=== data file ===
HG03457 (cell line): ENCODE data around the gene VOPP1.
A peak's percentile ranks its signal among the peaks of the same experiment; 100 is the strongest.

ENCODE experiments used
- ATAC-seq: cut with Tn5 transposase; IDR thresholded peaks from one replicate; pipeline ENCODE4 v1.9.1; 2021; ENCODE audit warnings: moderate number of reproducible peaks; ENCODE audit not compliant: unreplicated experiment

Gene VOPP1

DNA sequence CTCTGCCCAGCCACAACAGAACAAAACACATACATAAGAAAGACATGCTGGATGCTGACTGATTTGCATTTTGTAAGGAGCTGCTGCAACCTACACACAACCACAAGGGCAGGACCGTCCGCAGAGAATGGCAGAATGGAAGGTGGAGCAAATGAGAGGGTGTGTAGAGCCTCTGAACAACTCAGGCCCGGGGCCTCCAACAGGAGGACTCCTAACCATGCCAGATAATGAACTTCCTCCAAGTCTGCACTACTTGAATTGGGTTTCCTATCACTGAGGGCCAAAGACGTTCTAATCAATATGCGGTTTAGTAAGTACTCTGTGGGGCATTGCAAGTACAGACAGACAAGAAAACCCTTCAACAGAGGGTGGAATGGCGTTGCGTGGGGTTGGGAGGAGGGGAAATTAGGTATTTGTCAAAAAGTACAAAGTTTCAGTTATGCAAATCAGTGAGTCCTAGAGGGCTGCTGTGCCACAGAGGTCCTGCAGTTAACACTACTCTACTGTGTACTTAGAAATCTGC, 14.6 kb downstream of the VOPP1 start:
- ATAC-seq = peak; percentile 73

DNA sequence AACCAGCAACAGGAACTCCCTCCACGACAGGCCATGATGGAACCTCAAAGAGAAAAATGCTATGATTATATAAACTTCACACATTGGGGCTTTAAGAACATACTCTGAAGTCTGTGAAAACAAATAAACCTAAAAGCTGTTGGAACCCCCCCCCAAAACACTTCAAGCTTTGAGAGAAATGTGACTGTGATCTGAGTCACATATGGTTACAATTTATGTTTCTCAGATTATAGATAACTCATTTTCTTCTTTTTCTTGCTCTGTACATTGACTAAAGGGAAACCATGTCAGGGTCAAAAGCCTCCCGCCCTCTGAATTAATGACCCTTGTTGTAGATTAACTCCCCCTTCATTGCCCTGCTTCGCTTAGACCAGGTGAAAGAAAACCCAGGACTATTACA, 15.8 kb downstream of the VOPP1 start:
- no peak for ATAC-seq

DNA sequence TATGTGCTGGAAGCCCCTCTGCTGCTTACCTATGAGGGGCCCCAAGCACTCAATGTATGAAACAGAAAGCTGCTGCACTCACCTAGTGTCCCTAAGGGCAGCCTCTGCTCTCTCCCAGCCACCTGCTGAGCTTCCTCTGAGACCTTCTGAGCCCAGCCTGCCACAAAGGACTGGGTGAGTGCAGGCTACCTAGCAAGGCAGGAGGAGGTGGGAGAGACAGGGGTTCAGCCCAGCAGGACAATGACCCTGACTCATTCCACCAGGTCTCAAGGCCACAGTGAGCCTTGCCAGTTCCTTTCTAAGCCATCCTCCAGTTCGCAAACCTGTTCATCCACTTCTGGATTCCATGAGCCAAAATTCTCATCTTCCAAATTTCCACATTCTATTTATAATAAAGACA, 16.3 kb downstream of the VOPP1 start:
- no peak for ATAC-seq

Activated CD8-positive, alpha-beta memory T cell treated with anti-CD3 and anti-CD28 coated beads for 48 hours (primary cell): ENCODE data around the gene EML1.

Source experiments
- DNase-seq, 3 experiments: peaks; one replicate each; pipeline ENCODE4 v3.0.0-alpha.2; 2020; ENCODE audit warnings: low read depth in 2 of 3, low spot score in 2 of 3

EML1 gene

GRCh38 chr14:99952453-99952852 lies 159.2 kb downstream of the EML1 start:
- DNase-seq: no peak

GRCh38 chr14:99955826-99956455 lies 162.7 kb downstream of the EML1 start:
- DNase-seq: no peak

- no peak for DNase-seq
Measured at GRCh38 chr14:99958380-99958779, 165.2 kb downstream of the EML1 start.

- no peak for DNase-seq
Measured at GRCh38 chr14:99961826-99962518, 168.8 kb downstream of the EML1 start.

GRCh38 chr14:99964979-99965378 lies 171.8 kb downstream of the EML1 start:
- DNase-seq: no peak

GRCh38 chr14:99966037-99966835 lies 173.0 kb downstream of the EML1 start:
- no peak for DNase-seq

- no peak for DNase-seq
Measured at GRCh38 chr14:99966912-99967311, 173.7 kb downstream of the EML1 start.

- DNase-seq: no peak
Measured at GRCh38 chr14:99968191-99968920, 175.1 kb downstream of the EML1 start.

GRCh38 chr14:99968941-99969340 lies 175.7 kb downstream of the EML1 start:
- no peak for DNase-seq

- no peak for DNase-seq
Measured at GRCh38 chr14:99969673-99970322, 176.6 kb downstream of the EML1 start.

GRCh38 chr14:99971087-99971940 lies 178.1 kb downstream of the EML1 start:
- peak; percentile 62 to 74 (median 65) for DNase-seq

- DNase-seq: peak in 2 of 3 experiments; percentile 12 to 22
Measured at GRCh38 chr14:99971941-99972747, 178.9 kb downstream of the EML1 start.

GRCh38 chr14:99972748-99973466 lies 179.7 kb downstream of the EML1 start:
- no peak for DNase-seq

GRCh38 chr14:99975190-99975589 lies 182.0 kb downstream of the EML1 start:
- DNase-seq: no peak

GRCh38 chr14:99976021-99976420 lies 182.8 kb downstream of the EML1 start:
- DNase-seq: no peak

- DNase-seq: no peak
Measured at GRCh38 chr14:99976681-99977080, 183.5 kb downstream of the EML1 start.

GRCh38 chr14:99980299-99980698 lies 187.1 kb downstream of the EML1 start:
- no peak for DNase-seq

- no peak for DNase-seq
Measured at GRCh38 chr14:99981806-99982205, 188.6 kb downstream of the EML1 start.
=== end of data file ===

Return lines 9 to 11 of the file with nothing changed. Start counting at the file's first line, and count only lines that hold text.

- no peak for ATAC-seq

DNA sequence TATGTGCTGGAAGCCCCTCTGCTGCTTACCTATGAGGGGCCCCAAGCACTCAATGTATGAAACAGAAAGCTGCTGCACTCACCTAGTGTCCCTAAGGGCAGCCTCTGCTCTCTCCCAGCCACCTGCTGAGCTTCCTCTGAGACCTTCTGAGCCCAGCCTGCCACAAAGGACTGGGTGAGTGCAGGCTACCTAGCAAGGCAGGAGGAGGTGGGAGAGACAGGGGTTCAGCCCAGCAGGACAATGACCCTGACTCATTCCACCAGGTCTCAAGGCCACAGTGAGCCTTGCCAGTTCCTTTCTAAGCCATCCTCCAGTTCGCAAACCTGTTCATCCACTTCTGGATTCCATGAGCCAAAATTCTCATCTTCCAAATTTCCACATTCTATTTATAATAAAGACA, 16.3 kb downstream of the VOPP1 start:
- no peak for ATAC-seq